Dravid’s batting is the work of a mechanic. Imagine Dravid batting and the picture is one of immense concentration, sweat dripping off the forehead, the perfectly poised head, the back-lift just right. When the stroke is played, the head is steady, the footwork decisive and the follow through complete. Every ball is a test and every shot is an answer, evaluated in terms of runs and correctness (defined by a copybook). He was making runs where everyone else was failing and significantly, when everyone else was failing. The chips are down? Dravid is the man. He had become the most prized wicket for any opposition. Dravid was also the poster boy of the Indian middle class: an educated youngster who had worked hard, understood his limitations and risen to the top through sheer hard work and strength of performance in the domestic league. Dravid’s was another face of the new India, reflecting a quiet confidence of the times.
Over the period of the Ganguly captaincy, Dravid had risen up to the top rungs of power and was the trusted ally of the Prince. When the opportunity presented itself, Dravid took over the reins with a defining victory in Pakistan. As a respected senior, an astute thinker of the game and the most prolific batsman, Dravid seemed the right man for the job. In fact, Team India was as much Dravid’s as it was Ganguly’s. He had the support of all members and with Greg Chappell backing him, was turning things around for the team. The team had become the most successful chasers in history, youngsters like Raina, Dhoni and Pathan were playing well, Dravid was batting well, the birds were singing and spring was on.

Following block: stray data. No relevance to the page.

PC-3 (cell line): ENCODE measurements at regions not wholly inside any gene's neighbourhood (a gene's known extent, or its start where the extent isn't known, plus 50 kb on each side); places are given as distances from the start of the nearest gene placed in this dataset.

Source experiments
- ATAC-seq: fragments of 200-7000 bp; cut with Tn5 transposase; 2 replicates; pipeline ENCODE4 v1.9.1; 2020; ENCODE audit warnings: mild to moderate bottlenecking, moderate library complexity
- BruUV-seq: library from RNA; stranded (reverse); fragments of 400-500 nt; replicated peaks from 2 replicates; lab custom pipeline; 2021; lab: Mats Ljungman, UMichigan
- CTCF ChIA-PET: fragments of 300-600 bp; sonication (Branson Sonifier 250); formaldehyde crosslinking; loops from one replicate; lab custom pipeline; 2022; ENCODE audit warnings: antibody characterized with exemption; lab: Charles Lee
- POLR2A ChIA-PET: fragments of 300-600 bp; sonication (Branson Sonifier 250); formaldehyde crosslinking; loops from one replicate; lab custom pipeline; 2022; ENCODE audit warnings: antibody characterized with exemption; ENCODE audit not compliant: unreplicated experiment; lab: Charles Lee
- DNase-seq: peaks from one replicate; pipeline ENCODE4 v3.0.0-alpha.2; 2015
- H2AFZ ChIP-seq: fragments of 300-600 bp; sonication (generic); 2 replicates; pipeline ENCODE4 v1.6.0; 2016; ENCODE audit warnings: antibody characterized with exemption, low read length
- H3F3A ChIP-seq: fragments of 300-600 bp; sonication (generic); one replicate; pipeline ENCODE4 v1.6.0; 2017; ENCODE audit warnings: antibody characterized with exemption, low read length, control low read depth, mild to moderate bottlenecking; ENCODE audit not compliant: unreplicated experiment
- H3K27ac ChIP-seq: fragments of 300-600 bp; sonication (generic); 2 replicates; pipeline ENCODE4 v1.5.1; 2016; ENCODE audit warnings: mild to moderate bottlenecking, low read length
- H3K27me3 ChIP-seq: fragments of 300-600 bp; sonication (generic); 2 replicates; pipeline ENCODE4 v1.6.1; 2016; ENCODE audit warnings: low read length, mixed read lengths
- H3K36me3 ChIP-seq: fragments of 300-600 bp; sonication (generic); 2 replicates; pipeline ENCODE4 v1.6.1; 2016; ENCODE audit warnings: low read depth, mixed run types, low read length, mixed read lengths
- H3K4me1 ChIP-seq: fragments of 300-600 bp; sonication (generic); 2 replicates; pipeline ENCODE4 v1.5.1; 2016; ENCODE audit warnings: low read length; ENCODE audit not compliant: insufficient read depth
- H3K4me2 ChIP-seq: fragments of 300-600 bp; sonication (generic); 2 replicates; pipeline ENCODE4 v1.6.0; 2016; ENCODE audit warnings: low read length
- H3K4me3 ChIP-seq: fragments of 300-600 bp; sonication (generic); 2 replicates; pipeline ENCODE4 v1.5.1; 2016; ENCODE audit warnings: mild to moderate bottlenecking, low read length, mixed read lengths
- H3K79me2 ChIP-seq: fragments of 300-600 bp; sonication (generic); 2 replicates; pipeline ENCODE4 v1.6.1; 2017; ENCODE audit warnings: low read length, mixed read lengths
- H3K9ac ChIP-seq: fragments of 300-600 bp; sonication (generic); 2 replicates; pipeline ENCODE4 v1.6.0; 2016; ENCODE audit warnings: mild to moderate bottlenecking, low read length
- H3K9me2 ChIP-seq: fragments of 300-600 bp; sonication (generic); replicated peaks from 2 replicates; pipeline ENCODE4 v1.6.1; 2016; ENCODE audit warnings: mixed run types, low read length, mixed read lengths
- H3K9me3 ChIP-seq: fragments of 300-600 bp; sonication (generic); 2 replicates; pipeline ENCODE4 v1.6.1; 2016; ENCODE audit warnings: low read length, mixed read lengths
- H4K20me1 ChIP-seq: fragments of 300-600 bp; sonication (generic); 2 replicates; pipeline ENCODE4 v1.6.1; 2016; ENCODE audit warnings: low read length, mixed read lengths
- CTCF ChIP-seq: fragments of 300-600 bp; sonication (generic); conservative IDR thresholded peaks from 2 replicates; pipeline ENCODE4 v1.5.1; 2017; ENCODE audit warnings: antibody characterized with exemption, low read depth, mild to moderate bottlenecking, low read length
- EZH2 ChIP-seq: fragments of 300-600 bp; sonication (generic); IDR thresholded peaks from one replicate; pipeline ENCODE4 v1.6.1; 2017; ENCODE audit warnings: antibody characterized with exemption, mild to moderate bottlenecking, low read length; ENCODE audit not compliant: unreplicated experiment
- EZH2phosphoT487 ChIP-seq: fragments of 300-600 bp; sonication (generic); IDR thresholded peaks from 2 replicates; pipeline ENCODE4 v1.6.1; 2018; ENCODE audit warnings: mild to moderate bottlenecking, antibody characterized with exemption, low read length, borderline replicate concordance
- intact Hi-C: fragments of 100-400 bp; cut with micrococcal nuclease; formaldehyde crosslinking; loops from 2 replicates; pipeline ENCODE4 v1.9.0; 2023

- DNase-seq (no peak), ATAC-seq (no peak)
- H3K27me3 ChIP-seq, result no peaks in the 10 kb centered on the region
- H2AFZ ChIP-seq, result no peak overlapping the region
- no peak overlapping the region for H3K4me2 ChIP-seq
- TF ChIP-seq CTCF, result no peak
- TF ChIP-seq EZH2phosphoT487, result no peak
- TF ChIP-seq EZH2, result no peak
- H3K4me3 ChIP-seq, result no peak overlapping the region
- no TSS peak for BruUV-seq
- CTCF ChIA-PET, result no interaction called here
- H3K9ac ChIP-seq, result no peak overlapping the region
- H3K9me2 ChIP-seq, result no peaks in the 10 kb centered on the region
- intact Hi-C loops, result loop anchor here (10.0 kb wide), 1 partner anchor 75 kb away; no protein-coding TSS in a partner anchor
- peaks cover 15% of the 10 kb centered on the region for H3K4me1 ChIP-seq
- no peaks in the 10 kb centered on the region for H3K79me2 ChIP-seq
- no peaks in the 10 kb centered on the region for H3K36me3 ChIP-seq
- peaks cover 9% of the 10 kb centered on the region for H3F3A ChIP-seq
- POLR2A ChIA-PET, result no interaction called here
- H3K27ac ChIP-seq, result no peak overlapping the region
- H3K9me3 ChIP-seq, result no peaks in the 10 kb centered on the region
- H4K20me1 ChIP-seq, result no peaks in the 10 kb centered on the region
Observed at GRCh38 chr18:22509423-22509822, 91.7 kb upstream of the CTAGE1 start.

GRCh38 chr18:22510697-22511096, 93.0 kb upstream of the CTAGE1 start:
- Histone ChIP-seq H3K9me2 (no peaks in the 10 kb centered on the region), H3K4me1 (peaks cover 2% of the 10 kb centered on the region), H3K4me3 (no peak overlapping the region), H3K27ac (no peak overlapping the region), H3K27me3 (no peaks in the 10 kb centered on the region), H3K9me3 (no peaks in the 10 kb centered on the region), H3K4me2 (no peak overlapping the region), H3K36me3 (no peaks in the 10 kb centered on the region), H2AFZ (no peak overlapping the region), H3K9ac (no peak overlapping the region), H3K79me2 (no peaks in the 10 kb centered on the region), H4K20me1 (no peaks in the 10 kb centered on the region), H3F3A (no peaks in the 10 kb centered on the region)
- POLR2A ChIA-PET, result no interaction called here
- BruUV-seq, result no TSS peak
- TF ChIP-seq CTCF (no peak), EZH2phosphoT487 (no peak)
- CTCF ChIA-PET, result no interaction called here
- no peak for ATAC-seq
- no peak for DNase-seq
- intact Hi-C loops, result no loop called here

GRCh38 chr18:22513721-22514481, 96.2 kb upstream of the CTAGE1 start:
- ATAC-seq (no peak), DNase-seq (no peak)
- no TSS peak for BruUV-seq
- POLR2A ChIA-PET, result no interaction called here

The honeymoon is now over: poor forms of Sehwag and Pathan, dismal Champions trophy performance, inept display in South Africa means that Dravid is under some pressure. And to strengthen the middle order, Ganguly has been resurrected. It will be interesting to see what happens in the upcoming series. Ganguly has shown that he is a hard man to keep down. With the fighting innings in South Africa he has indicated that he is likely to breathe fresh life -or atleast try to- into his rather ordinary test career. Dravid is too much of a team man and nice guy to field anything but the best eleven of the fittest for the test. This probably means that Ganguly will play the first test against the Proteans. But with all this history behind them, how will their relationship develop from this point on? As a lover of Indian cricket, I hope to see another successful Ganguly-Dravid partnership. Ganguly batting in the form that earned him praises in Brisbane and Dravid doing what he does best, bat intelligently and score prolifically, and a resurrected Indian team coming away with a drawn Protean series would be a good start.
Will we see a beautiful friendship or are there more surprises in this story? I don’t expect another era of Ganguly captaincy but we will wait and watch this space for further developments.
– Prof and Thejaswi Udupa